API and Microservices ramblings…

In the tech world one cannot stay a day away from hearing the words API or Microservices. For those who work in startups or tech firms (google type) these are well understood. But once you walk into large non-tech firms, these words are not as well understood.

It is not that the folks working in non-tech firms are not smart; but it is because these firms are built to avoid business risk at any cost, which therefore means tech innovation is not a priority. Decades of building moats and walls to protect around every possible risk means there is no place for the techies working here to run for attention. Traditionally non-tech firms are those that maybe into finance, healthcare, government, etc. Many of these industries have a ton of government regulations that they need to abide by. Sarbanes Oxley, SoD (separation of duties), privacy controls, governance, etc. are what these firms have their internal foundations built on. Finally startups have the advantage of starting greenfield; most firms that have been around for a few years do not have that luxury. Legacy systems are all over the map and run critical business functions. Moving to an API based Microservices architecture is a tectonic shift for such firms.

An API is the smallest, most pragmatic and usable service that you can expose to your consumers (be it internal or external). API’s are most often built using a RESTful Architecture style and over HTTP which is ubiquitous. No more heavyweight XML SOAP based web services. No more worrying about SOAP interoperability. If you can speak HTTP then you are good to go in this new world. Every mobile device can speak HTTP and that in itself is a win for HTTP. An API by itself does not dictate a deployment model. You can deploy one artifact that has a 100 API endpoints or you can deploy one artifact per API. Most firms are better skilled at the earlier model since their organizational structure has been built to support that.

Conway’s law states – “Any organization that designs a system (defined more broadly here than just information systems) will inevitably produce a design whose structure is a copy of the organization’s communication structure.

Read that carefully and if you work in a large firm; see if it fits. For example in many large firms the developer writes the code, produces tons of documentation that no one reads except mandated by the process, if lucky the developer can put in a ticket to deploy to dev environment, but if database changes are needed then you need a data modelers to align to data modeling standards, then tell the database administrator via a ticket to deploy the changes and then coordinate the deployment of code, if things go south then all hell breaks loose in trying to turn back, there is some CI running so someone can check a box, enterprise governance of all kinds. All this is to just deploy to the dev environment. Now if you need to deploy to system test, UAT (forget prod for now) then you have to get approvals from the test organization (maybe UAT organization if you have one), put in many more tickets and then wait for the dedicated build team, who does not work with you, to build the code and of course don’t forget they need to coordinate with database team too. If build breaks then these silo’ed build team will have no clue what to do and the whole cycle starts again beginning with the developer resolving the issue first. The prod environment is even worse. Take all that I wrote and add more governance. If you need hardware or virtual machines then there will be more tickets and potentially many days/weeks of waiting. Often you have to design infrastructure needs for the anticipated peak volumes. I stop right there before I run out of breath. But you get the point.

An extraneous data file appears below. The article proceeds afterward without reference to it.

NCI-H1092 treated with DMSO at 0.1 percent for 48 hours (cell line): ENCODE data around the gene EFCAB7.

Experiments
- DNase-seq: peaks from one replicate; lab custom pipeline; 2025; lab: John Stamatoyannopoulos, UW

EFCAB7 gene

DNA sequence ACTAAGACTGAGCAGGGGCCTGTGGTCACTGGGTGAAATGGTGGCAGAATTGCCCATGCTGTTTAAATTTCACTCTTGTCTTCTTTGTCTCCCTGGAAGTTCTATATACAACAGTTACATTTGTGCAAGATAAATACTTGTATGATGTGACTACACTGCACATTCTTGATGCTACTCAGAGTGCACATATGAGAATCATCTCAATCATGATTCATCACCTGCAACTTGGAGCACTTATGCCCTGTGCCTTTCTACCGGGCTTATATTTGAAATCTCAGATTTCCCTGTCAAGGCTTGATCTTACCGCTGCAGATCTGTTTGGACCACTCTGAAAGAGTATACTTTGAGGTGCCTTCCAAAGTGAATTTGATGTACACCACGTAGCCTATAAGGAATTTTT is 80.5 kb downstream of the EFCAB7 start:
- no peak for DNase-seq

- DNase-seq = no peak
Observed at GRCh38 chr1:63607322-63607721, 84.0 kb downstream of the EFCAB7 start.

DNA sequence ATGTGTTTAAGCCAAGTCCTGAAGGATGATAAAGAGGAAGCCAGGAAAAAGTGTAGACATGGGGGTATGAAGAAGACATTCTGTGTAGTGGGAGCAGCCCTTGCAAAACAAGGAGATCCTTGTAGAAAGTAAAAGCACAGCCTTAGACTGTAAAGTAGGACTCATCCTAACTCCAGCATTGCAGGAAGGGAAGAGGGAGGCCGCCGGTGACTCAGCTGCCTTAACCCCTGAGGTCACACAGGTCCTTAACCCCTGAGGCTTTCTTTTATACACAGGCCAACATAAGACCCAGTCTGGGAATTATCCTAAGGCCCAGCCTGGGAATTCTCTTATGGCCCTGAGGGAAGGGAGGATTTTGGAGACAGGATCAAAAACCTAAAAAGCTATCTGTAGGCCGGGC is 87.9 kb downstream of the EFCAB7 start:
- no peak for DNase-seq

Martin Fowler has a great description of Microservices  – “the microservice architectural style is an approach to developing a single application as a suite of small services, each running in its own process and communicating with lightweight mechanisms, often an HTTP resource API.

You can have an API architecture style without necessarily embracing a full fledged Microservices style. Start with an API architecture and over time you will find yourself embracing best practices and design strategies from the Mircoservices realm.

An API or Microservices architecture culture brings with it things that are completely the opposite of this business as usual model. I emphasize the word culture since this is truly a cultural shift for an organization. Yes there are technical challenges with running a Microservices architecture but the cultural ones will be more challenging in my opinion. I note a few random things that organizations will need to embrace…(my opinion only)…